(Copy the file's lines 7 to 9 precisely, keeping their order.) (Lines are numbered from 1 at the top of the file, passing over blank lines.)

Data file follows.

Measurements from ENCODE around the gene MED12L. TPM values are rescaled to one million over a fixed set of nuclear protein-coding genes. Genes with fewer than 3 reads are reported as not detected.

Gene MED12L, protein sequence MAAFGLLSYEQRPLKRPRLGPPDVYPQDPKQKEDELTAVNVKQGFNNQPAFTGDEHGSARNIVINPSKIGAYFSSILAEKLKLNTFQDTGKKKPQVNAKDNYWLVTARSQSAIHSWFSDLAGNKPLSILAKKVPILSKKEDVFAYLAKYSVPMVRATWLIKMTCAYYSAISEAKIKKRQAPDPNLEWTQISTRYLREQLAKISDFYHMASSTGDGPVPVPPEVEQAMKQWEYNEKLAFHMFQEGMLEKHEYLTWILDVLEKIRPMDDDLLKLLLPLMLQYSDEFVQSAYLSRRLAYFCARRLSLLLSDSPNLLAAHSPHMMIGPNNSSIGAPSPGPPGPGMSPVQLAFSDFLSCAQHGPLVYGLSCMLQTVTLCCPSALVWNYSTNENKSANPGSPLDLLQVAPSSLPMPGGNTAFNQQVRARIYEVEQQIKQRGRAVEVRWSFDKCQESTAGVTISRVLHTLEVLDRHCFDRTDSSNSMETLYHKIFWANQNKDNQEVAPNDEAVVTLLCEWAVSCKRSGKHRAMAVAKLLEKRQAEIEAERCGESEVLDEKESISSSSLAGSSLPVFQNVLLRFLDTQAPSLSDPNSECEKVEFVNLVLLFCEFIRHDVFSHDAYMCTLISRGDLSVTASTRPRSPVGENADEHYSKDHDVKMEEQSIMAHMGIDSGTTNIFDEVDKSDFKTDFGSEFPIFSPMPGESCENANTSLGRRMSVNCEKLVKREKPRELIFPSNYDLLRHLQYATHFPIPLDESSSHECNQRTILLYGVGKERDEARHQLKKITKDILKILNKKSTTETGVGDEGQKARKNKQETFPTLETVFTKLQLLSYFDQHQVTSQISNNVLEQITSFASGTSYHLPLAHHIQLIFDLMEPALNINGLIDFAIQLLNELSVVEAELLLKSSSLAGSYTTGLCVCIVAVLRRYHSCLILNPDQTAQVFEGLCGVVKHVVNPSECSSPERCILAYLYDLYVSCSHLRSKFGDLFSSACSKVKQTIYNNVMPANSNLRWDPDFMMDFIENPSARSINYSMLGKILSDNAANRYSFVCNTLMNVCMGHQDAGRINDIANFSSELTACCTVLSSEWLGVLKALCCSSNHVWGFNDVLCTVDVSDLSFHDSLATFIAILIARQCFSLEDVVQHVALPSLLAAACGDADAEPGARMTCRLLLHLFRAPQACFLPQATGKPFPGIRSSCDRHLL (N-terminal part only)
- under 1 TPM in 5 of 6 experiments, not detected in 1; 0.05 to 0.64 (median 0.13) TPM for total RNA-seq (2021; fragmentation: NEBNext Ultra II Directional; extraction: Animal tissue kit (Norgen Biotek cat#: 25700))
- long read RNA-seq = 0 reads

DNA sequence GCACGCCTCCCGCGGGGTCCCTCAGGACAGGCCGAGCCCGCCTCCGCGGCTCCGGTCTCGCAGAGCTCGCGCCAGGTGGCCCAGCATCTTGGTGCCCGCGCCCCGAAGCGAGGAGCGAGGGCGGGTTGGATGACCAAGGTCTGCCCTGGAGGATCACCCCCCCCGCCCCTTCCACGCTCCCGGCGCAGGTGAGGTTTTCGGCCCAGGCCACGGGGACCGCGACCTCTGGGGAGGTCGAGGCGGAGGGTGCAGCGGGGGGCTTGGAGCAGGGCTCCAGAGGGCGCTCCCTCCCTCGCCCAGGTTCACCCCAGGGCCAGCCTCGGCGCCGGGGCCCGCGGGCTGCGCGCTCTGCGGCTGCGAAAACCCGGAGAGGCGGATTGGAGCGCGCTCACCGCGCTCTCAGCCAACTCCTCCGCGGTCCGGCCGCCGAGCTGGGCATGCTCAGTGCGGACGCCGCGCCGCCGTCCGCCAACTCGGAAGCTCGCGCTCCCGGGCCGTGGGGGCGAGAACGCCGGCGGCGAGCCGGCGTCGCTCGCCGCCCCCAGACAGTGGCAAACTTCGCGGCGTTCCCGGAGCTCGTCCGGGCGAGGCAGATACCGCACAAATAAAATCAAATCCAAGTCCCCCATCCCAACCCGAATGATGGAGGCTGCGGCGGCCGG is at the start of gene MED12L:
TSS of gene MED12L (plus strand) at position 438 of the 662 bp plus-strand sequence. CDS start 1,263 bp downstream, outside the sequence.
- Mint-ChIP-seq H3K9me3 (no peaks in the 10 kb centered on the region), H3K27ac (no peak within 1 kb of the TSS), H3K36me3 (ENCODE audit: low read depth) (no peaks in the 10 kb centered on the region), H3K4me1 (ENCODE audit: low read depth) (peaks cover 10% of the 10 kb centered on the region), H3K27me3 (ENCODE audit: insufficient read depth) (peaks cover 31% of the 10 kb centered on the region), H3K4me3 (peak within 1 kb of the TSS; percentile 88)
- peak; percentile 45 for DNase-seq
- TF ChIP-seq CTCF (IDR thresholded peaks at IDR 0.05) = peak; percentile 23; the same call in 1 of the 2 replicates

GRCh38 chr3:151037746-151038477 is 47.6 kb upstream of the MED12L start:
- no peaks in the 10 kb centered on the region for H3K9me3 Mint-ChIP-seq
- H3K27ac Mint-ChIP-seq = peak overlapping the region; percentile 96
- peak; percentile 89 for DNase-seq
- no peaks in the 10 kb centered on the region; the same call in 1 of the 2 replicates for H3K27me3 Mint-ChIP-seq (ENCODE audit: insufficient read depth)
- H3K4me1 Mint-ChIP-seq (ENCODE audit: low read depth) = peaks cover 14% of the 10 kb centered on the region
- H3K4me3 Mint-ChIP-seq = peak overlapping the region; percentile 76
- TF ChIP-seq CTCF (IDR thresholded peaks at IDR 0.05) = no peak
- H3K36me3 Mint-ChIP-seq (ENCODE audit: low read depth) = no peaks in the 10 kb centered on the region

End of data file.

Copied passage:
- Mint-ChIP-seq H3K9me3 (no peaks in the 10 kb centered on the region), H3K27ac (no peak within 1 kb of the TSS), H3K36me3 (ENCODE audit: low read depth) (no peaks in the 10 kb centered on the region), H3K4me1 (ENCODE audit: low read depth) (peaks cover 10% of the 10 kb centered on the region), H3K27me3 (ENCODE audit: insufficient read depth) (peaks cover 31% of the 10 kb centered on the region), H3K4me3 (peak within 1 kb of the TSS; percentile 88)
- peak; percentile 45 for DNase-seq
- TF ChIP-seq CTCF (IDR thresholded peaks at IDR 0.05) = peak; percentile 23; the same call in 1 of the 2 replicates